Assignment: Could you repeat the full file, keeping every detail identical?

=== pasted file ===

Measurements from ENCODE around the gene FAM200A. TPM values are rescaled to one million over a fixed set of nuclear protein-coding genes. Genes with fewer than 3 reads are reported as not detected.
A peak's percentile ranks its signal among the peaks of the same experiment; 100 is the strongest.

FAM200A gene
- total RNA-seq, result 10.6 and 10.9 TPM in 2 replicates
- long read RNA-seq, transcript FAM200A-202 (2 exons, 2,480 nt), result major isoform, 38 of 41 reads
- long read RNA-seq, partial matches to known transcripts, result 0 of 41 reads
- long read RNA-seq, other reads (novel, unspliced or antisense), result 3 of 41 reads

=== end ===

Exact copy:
Measurements from ENCODE around the gene FAM200A. TPM values are rescaled to one million over a fixed set of nuclear protein-coding genes. Genes with fewer than 3 reads are reported as not detected.
A peak's percentile ranks its signal among the peaks of the same experiment; 100 is the strongest.

FAM200A gene
- total RNA-seq, result 10.6 and 10.9 TPM in 2 replicates
- long read RNA-seq, transcript FAM200A-202 (2 exons, 2,480 nt), result major isoform, 38 of 41 reads
- long read RNA-seq, partial matches to known transcripts, result 0 of 41 reads
- long read RNA-seq, other reads (novel, unspliced or antisense), result 3 of 41 reads